Yemen has the second highest incidence of malaria in the Mediterranean region, with an estimated 40% of paediatric admissions due to malaria in some settings [20], [41]. The highest incidences of malaria in Yemen occur in the Tihama coastal plain, a hot and humid geographical region where An. arabiensis is common [11], [42], which extends north into Saudi Arabia's Jazan province. High levels of human movement occur between both countries with an estimated 3,000 illegal immigrants crossing from Yemen to Saudi Arabia on a daily basis and some 20,000 Saudi Arabians spending weekends in Yemen [43], [44].

To limit the risk of imported malaria, plans were established in 2001 for a malaria-free Arabian peninsula by 2020 [38]. The plan was endorsed in 2005 by the Eastern Mediterranean Regional Office of WHO [45] and by the Health Ministers of the Gulf Cooperation Council in 2007, with financial support of $42.7 million [41]. Elimination in the Arabian Peninsula has been largely successful, and only Saudi Arabia and Yemen have yet to achieve malaria free status [46].

Cross border collaboration between Saudi Arabia and Yemen has included the establishment of malaria centres offering free screening and treatment, mostly for Yemenis living in border villages. These are supported by mobile teams that carry out active case detection to target high risk populations living in the border villages [47]. These mobile teams detected ∼50% of imported cases in 2010–11 in Jazan. Malaria control in Yemen includes joint Saudi-Yemeni vector control teams, which are responsible for IRS and for space-spraying a 10 km wide buffer zone inside Yemen. Unfortunately, recent political unrest and a deteriorating political situation in Yemen have halted these efforts.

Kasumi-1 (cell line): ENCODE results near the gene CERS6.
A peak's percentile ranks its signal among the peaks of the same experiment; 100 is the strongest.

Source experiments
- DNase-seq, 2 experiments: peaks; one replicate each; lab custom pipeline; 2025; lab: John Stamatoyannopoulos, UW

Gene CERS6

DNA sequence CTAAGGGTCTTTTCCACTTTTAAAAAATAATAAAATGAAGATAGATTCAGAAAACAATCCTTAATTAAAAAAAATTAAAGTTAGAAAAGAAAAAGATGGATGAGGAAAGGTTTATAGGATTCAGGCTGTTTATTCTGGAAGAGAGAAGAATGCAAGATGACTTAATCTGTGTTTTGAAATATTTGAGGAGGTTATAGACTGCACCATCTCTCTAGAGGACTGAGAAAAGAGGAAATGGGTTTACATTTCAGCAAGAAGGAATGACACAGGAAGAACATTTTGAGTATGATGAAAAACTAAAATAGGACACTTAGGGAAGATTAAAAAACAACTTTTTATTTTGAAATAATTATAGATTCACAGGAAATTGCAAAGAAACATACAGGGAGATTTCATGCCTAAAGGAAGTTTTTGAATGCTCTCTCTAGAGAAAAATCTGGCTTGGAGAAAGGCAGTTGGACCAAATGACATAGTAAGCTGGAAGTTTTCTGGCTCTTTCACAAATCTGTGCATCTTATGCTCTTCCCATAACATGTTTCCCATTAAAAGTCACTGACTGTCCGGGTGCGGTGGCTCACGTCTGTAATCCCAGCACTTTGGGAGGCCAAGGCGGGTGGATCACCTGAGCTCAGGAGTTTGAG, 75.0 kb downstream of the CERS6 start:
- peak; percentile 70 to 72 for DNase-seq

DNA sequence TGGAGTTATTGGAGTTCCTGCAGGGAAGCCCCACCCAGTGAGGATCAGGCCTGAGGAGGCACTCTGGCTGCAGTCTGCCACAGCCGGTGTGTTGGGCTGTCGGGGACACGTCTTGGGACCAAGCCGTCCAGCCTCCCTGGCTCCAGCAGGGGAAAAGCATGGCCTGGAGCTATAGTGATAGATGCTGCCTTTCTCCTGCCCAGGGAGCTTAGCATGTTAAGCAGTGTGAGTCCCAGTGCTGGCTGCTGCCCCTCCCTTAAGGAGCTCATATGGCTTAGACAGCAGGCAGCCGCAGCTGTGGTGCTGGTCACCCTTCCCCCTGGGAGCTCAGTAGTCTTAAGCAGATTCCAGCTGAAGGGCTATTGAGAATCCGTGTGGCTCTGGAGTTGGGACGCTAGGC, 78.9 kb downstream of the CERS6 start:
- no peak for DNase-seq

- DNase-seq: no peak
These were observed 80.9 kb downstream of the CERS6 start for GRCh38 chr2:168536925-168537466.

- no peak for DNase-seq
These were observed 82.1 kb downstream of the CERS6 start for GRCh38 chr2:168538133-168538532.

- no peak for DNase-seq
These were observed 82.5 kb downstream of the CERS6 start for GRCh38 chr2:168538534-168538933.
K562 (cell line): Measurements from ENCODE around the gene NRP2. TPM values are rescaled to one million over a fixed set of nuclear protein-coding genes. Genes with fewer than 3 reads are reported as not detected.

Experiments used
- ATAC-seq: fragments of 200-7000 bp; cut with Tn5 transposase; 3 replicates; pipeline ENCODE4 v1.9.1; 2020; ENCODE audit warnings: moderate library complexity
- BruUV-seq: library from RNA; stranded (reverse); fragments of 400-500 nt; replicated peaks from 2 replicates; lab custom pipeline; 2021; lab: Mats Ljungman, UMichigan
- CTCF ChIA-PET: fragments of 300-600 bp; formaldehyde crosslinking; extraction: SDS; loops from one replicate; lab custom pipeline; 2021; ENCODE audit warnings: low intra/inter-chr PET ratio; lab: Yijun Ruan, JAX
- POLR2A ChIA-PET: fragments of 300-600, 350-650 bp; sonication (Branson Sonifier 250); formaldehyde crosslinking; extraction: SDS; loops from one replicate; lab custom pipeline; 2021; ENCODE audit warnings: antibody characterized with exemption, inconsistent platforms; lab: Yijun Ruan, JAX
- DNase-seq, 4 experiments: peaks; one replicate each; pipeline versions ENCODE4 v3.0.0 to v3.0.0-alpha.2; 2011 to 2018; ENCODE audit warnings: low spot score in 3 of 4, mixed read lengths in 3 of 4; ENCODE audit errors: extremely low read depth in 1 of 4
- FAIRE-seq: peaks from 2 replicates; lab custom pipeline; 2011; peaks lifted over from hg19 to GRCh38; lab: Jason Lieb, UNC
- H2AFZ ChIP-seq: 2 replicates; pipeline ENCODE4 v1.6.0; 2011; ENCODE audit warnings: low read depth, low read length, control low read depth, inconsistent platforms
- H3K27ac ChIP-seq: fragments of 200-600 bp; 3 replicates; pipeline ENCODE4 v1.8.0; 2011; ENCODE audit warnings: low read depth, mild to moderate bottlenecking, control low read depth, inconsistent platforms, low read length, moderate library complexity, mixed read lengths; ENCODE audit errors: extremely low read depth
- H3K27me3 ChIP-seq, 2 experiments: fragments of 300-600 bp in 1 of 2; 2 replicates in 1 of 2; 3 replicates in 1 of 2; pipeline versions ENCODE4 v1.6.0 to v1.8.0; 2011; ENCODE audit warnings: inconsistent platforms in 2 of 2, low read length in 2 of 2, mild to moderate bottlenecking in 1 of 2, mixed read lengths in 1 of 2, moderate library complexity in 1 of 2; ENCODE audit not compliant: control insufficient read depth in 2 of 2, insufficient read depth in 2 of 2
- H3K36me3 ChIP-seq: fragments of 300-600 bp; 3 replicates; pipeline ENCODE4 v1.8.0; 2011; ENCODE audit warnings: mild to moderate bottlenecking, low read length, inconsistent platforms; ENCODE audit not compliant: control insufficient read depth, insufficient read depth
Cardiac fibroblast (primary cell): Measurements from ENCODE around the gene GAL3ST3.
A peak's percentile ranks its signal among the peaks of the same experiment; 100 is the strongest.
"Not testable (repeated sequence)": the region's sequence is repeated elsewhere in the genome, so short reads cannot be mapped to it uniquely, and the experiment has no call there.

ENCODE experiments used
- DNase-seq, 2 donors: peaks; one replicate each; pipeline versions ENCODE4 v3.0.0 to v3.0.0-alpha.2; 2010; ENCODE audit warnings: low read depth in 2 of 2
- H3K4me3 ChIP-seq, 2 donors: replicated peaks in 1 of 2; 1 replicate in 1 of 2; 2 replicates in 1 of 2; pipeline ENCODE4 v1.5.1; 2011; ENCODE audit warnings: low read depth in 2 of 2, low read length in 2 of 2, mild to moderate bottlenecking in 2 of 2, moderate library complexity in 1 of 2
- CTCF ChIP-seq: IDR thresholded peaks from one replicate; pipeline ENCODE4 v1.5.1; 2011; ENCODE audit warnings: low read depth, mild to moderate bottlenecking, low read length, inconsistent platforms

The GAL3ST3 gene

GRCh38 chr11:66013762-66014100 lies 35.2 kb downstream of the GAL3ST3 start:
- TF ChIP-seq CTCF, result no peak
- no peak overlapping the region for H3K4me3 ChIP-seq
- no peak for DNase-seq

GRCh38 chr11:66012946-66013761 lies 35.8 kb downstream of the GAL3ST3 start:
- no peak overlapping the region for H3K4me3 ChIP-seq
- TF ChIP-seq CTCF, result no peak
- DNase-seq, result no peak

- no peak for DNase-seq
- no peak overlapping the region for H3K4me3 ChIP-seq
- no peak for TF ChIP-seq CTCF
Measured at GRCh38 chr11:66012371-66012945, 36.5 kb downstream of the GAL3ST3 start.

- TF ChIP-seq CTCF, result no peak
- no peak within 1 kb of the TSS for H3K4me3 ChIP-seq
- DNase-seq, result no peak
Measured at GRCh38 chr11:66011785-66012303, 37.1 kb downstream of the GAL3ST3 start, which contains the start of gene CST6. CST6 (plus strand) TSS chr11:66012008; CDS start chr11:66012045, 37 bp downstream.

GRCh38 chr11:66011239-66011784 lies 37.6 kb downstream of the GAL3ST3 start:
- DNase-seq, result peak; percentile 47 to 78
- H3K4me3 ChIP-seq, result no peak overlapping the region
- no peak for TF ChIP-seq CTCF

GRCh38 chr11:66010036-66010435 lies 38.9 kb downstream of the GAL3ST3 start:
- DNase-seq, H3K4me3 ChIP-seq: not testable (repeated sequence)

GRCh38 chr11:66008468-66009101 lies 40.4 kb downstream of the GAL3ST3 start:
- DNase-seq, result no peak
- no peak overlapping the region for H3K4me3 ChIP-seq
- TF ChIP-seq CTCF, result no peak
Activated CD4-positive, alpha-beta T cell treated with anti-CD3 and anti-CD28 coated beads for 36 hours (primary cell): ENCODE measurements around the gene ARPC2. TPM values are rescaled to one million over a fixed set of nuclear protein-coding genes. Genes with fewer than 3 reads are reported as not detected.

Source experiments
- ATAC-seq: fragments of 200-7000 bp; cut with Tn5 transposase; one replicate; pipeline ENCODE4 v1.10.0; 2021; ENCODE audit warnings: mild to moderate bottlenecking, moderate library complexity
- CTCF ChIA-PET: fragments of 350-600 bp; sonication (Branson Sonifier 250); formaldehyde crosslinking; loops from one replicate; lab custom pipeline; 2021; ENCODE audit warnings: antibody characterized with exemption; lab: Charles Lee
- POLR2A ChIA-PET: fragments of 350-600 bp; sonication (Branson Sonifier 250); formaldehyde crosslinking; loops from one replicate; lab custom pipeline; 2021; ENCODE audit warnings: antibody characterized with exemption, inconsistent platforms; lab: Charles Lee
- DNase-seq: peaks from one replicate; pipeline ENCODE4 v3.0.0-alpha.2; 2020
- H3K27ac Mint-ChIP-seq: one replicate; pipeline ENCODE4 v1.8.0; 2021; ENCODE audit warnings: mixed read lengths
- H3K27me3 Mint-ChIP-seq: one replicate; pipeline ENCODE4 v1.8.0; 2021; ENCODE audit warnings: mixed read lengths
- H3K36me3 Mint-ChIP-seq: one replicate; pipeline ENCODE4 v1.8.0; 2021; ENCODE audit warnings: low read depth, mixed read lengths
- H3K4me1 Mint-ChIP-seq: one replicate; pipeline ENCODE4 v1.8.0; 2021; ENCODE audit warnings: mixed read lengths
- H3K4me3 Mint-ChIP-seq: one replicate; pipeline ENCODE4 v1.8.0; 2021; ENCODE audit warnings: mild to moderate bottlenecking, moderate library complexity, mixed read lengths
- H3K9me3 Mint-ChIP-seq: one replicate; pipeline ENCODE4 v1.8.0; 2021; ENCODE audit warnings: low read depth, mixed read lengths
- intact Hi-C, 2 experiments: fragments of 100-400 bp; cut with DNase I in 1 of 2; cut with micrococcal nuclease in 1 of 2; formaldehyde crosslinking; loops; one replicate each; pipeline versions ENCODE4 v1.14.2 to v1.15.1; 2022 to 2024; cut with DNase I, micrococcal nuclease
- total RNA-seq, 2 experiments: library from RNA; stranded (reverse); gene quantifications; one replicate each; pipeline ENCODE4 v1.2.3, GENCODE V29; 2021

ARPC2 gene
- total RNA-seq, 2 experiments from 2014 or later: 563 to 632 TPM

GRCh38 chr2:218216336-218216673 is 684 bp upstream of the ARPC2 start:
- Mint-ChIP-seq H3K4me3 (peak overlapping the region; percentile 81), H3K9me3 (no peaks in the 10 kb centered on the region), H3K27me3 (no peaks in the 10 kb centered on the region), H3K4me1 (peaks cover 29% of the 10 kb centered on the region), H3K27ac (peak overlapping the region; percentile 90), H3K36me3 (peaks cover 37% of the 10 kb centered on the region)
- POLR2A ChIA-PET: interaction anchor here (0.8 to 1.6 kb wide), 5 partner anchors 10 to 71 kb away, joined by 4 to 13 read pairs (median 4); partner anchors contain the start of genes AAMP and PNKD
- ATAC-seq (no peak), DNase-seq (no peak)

Since the outbreak in 1998, the efforts to control and eliminate malaria in the Kingdom of Saudi Arabia have produced significant gains. The total number of cases has remained consistently low since 2001 and the number of autochthonous cases has decreased from 467 in 2007 [48] to just 82 in 2012 [13]. With incidence already well below 0.01 cases per 1,000 persons, elimination of malaria in Saudi Arabia is a realistic goal. However, a number of considerable challenges must be overcome in order to achieve this target.

Migration of humans (and parasites) has been shown to rapidly undermine gains made in malaria control efforts [49], [50], and in Saudi Arabia, imported malaria still remains a major problem. The border with Yemen is an area of central concern, and controlling malaria in this region is a major challenge for Saudi Arabia in achieving and maintaining a malaria free status [46]. Autochthonous transmission is limited due to an effective response by the malaria control programme and/or unfavourable conditions for an outbreak to occur. However, the number of autochthonous cases increased to from 29 in 2010 to 69 and 82 in 2011 and 2012, respectively. This, in part, is probably due to the disruption of malaria control activities on the Yemeni side of the border and an increase in both legal and illegal immigrants into Saudi Arabia. Continued importation combined with the presence of vectors means that autochthonous transmission will inevitably occur. Saudi Arabia must find ways to mitigate this risk and ensure that endemic transmission is halted.

Saudi Arabia is likely to experience further difficulties as the proportion of cases attributable to P. vivax increases. P. vivax is generally less responsive to control than P. falciparum for a number of reasons. First, dormant liver stages can lead to relapse. Second, the extrinsic incubation period is shorter. Third, infective gametocytes are produced concurrently with asexual stages. Fourth, parasite densities are often lower than the detection threshold of diagnostic tests. Lastly, adherence to the 7–14 day primaquine regimen to treat liver stages is often poor. All of these factors make P. vivax residual transmission more difficult to detect and control.